As I write on this lovely Thursday afternoon, protesters have again started up their noise bombardment behind the Hawaii Convention Center.

A pathetic clutch of about 15 people have a siren, a bullhorn and some metal to bang on. They have succeeded in disturbing the peace of about 15,000 people who live nearby.

I have lived in police states, and know what freedom of speech really means, but like most other retirees living around here, I want to take my afternoon nap. We have seen protests for about 35 years -- and they just aren't fun any more.

The noisemakers took a break a while back, and immediately from the lanai of one of the surrounding condos, I heard the sound of two fragile old hands clapping a slow beat of thanks.

God Bless America. Ya gotta love it.

Beverly Kai

Local news gave both sides of ADB story

Sensational headlines of violent protests, missile attacks against civilians and dying e-commerce companies sell. Real stories on the human condition, progress in a area of civilized communication between heads of state and organizations that criticize just do not make the national and international headline news.

The fact that the president of the Asian Development Bank walked out of a conference to personally accept grievances from critical organizations only made the local news headlines. The Star-Bulletin and local television stations should be recognized as improving the public awareness of both sides of today's news. Mahalo.

Albert Nakao

Asian Development Bank

Kahle should take on more offensive signs

The United States is not a democracy, it is a republic. Mitchell Kahle, an advocate for the separation of church and state, who sees a cross as a violation of his First Amendment rights, should be speaking to the representative of the district in which that religious cross is located.

One also can conclude that the government should not be interfering with the freedom of religious expression. Any government action against a person's religious expression (i.e., a cross) should be considered a violation of one's constitutional rights, which allows separating church activities from government actions.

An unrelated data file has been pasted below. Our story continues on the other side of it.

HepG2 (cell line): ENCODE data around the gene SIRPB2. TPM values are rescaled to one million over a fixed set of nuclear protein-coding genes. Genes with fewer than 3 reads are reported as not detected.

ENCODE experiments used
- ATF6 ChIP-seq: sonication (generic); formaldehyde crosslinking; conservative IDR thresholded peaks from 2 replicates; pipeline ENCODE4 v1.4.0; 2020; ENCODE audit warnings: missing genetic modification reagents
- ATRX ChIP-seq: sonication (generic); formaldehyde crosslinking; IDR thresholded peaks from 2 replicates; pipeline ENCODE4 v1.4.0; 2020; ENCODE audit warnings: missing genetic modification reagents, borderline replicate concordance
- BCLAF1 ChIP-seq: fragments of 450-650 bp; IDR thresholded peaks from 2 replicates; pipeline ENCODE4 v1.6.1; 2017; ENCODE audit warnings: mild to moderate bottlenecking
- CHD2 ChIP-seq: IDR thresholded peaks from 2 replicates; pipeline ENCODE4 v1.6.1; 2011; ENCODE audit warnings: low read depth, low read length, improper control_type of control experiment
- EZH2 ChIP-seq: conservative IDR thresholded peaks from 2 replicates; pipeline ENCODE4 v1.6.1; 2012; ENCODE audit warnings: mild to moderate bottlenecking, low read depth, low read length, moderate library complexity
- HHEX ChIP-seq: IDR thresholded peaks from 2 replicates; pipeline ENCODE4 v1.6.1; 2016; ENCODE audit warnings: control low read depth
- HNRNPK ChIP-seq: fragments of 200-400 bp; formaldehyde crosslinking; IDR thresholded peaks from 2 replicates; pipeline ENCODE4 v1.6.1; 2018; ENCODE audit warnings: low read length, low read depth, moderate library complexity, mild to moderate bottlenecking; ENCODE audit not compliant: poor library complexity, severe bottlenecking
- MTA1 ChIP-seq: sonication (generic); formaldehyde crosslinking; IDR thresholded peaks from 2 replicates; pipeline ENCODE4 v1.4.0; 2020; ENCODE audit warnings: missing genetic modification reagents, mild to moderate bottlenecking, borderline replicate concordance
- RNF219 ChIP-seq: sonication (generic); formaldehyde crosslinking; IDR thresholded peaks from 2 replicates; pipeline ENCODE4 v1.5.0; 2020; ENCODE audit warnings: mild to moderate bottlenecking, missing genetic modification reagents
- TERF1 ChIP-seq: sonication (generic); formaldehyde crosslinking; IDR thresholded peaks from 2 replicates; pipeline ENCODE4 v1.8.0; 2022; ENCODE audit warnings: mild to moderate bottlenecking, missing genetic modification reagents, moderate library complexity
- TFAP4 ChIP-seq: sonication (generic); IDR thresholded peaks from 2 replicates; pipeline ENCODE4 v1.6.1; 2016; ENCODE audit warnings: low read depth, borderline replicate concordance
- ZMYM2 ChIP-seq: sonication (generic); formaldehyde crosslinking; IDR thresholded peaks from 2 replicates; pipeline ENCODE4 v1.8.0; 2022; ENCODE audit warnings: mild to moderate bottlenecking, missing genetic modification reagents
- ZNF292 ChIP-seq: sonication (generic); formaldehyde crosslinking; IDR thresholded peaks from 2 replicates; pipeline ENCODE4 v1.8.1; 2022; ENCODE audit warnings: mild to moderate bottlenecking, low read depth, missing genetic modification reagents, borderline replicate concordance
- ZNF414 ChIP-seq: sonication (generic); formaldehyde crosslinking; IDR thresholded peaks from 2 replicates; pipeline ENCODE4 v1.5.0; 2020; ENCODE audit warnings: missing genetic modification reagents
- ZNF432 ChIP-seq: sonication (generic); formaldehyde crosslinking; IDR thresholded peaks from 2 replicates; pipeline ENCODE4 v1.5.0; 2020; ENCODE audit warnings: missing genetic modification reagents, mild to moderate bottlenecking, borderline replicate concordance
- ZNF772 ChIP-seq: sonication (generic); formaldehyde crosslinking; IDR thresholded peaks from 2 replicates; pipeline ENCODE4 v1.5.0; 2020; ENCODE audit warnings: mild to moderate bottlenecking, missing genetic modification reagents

Kahle has every right to say whatever he wants to, so does St. Jude Catholic Church.

Instead of wasting his energies on something that represents peace and goodwill, he should be attacking those neon signs that grace Kapiolani Boulevard advertising the decadence of secular living. I'm sure he'll get a lot more support than attacking something that doesn't seem to be bothering anyone else.

Craig Watanabe

Critics use any excuse to remove a cross

Any pretext is used in order to remove a cross!

Now that a Christian church has placed this symbol of the Christian faith upon its own property, the cross is no longer a religious symbol, it is a sign! And the sign, as such, is apparently 20 feet high and is claimed to be 10 times the legal height of a sign and should be removed.

This raises some interesting questions. If a cross is considered a sign, how does a flagpole differ? Is it also illegal? And what about acknowledged signs that are over height? Must we remove all the street signs? And why don't they object to these things?

Finally, if a cross is deemed to be a sign rather than a religious symbol, then the crosses that were removed from Camp Smith and Pass were removed in error and the parties responsible for causing this should restore them.

Robert Henninger